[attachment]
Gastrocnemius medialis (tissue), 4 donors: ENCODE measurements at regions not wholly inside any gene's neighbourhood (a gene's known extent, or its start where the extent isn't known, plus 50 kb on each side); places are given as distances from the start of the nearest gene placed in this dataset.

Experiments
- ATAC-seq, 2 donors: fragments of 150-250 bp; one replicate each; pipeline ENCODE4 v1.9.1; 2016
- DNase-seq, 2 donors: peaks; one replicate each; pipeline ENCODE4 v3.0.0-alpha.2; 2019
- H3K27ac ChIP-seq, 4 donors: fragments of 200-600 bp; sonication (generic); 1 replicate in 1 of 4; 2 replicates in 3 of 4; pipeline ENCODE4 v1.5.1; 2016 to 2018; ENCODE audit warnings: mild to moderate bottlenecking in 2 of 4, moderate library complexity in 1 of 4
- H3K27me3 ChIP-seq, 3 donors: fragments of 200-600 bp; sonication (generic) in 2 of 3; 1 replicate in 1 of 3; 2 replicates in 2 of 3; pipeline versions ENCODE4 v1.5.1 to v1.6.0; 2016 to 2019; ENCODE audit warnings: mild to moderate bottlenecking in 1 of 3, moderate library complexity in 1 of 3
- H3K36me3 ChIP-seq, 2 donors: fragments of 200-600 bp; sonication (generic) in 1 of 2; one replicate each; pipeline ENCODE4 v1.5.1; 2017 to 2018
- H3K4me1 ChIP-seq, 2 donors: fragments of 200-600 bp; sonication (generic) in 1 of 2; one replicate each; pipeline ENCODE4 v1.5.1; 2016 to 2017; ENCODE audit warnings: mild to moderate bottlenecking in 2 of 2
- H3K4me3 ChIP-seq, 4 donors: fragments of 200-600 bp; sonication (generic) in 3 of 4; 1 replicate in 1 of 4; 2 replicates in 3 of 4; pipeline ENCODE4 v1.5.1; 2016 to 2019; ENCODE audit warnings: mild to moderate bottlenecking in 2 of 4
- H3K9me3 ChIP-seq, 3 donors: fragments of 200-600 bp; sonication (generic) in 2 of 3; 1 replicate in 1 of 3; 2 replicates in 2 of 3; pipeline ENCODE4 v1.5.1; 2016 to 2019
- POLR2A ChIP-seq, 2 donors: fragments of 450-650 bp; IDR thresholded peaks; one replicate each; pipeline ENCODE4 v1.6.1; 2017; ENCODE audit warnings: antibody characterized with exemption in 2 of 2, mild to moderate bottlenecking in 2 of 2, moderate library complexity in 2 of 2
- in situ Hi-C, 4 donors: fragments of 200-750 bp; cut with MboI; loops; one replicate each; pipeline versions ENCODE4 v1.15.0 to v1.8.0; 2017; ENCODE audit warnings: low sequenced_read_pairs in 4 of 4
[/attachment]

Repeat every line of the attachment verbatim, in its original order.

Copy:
Gastrocnemius medialis (tissue), 4 donors: ENCODE measurements at regions not wholly inside any gene's neighbourhood (a gene's known extent, or its start where the extent isn't known, plus 50 kb on each side); places are given as distances from the start of the nearest gene placed in this dataset.

Experiments
- ATAC-seq, 2 donors: fragments of 150-250 bp; one replicate each; pipeline ENCODE4 v1.9.1; 2016
- DNase-seq, 2 donors: peaks; one replicate each; pipeline ENCODE4 v3.0.0-alpha.2; 2019
- H3K27ac ChIP-seq, 4 donors: fragments of 200-600 bp; sonication (generic); 1 replicate in 1 of 4; 2 replicates in 3 of 4; pipeline ENCODE4 v1.5.1; 2016 to 2018; ENCODE audit warnings: mild to moderate bottlenecking in 2 of 4, moderate library complexity in 1 of 4
- H3K27me3 ChIP-seq, 3 donors: fragments of 200-600 bp; sonication (generic) in 2 of 3; 1 replicate in 1 of 3; 2 replicates in 2 of 3; pipeline versions ENCODE4 v1.5.1 to v1.6.0; 2016 to 2019; ENCODE audit warnings: mild to moderate bottlenecking in 1 of 3, moderate library complexity in 1 of 3
- H3K36me3 ChIP-seq, 2 donors: fragments of 200-600 bp; sonication (generic) in 1 of 2; one replicate each; pipeline ENCODE4 v1.5.1; 2017 to 2018
- H3K4me1 ChIP-seq, 2 donors: fragments of 200-600 bp; sonication (generic) in 1 of 2; one replicate each; pipeline ENCODE4 v1.5.1; 2016 to 2017; ENCODE audit warnings: mild to moderate bottlenecking in 2 of 2
- H3K4me3 ChIP-seq, 4 donors: fragments of 200-600 bp; sonication (generic) in 3 of 4; 1 replicate in 1 of 4; 2 replicates in 3 of 4; pipeline ENCODE4 v1.5.1; 2016 to 2019; ENCODE audit warnings: mild to moderate bottlenecking in 2 of 4
- H3K9me3 ChIP-seq, 3 donors: fragments of 200-600 bp; sonication (generic) in 2 of 3; 1 replicate in 1 of 3; 2 replicates in 2 of 3; pipeline ENCODE4 v1.5.1; 2016 to 2019
- POLR2A ChIP-seq, 2 donors: fragments of 450-650 bp; IDR thresholded peaks; one replicate each; pipeline ENCODE4 v1.6.1; 2017; ENCODE audit warnings: antibody characterized with exemption in 2 of 2, mild to moderate bottlenecking in 2 of 2, moderate library complexity in 2 of 2
- in situ Hi-C, 4 donors: fragments of 200-750 bp; cut with MboI; loops; one replicate each; pipeline versions ENCODE4 v1.15.0 to v1.8.0; 2017; ENCODE audit warnings: low sequenced_read_pairs in 4 of 4